How to document a class in the API documentation (Haiku Book)

Article contributed by jscipione on Wed, 2011-11-16 18:41

The very first thing you need to do is install Doxygen and git onto your system if you haven't already done that. The best version of Doxygen to use is 1.7.3 since that is what is used on the server to automatically build the documentation, but, the latest one should work fine.

Next grab the Haiku source from git by running: git clone git://git.haiku-os.org/haiku in the directory you wish to work (note it will automatically create a haiku/ sub-directory for you.)

If you just want to write documentation then you don't need to worry about building the operating system and running it so you don't have to go through the steps of getting the buildtools running or the prerequisite software. However, if you also want to build the OS follow the guide here: http://haiku-os.org/guides/building to learn how to get started building Haiku.

The existing documentation can be found in the docs/user/ directory in the source tree. There are a number of directories located there for each kit and topic such as interface/, app/, storage/, etc. The documentation is not written directly in the source files in Haiku, instead it is separated out into separate files in the docs/user directory. You can look at the .dox files located there to get a feel for what the documentation files should look like.

Next decide which class you wish to document. You can look at the BeBook to get a list of classes from BeOS R5, most of which are also in Haiku or you can browse through the source tree in src/kits/kitname (for the cpp files) and headers/os/kitname (for the header files) to find the list of classes in Haiku.

Note, do NOT copy from the BeBook. We do not have the legal rights to create modified versions of the BeBook so use it for reference only! Copying from the BeBook is plagiarism.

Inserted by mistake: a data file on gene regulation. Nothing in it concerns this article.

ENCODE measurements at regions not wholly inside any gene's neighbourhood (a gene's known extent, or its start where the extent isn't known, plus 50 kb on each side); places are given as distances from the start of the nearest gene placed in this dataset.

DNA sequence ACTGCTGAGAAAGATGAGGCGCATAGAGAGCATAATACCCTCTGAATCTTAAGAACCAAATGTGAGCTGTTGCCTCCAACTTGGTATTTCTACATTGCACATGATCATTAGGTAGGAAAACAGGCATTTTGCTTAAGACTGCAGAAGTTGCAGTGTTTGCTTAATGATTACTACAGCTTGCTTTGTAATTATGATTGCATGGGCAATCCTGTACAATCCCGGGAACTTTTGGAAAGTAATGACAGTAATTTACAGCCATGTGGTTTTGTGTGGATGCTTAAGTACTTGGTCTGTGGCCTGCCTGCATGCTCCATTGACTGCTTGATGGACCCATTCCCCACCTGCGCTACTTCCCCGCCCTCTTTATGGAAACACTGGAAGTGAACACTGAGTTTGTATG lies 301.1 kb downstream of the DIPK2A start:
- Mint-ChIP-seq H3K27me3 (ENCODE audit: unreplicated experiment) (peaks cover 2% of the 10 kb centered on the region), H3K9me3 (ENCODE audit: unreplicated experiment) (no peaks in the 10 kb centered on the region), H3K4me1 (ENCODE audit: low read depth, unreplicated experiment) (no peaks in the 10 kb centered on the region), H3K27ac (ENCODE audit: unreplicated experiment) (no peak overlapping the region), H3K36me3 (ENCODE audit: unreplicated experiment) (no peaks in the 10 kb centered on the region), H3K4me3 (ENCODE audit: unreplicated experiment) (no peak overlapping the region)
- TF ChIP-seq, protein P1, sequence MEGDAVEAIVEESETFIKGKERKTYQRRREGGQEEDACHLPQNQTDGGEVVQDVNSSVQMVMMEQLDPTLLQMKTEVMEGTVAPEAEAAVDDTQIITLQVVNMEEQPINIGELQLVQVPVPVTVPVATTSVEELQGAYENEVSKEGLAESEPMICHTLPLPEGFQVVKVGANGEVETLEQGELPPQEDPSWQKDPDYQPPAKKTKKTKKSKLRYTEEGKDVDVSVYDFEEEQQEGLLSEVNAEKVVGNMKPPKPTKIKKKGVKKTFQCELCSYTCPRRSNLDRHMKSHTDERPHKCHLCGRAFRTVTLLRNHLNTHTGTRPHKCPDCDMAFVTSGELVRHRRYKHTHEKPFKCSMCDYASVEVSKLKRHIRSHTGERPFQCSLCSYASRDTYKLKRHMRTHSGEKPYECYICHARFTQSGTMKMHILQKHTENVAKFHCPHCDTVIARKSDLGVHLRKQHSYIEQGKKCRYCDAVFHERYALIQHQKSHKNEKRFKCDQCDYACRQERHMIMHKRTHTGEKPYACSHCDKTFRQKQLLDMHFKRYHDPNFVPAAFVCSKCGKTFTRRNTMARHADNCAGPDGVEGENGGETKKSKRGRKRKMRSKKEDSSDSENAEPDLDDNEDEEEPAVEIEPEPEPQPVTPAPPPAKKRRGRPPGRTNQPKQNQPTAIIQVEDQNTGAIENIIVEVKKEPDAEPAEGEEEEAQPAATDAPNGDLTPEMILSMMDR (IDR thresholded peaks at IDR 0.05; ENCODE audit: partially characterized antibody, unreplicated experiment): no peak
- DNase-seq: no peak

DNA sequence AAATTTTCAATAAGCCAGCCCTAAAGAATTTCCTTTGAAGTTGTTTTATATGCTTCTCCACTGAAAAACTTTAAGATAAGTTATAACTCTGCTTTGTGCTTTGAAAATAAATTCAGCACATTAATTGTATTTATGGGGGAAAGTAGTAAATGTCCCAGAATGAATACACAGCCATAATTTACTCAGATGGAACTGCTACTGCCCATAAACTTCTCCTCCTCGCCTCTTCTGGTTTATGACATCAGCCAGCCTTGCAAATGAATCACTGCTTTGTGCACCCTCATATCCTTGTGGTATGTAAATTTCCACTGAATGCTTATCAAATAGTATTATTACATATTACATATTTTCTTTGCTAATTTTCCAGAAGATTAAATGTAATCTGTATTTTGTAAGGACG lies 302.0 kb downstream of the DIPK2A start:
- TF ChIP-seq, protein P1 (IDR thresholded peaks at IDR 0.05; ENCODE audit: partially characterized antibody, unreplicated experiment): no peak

Once you have found a class that you want to document create a file in the format of Classname.dox in the appropriate kit directory under docs/user.

For example let's say that you want to document the BPath class which is in the storage kit -- create a file named Path.dox under docs/user/storage (don't include the leading B in the filename).

The Documenting the API page in the Haiku Book gives a really good overview of how to fill out the file with documentation but here is the basic process:

Open up the documentation file that you created (Path.dox) in an editor as well as the corresponding source file (src/kits/storage/Path.cpp) and header file (headers/os/storage/Path.cpp) for reference.

At the very top of the documentation file, add a header like so:

/*
 * Copyright 2011 Haiku Inc. All rights reserved.
 * Distributed under the terms of the MIT License.
 *
 * Authors:
 *               Authors name, authors email@domain.com
 * Corresponds to:
 *               /trunk/headers/os/support/Path.h  rev 43272
 *               /trunk/src/kits/support/Path.cpp  rev 43272
 */

Copy any authors from the source or header files if there is documentation already in those files (for instance there is some documentation already in src/kits/storage/Path.cpp), otherwise just add your own name and email to the Authors list. You can choose to copyright the file to yourself if you wish, but we'd prefer if you would assign the copyright to Haiku, Inc. as it makes things easier to manage in the long run.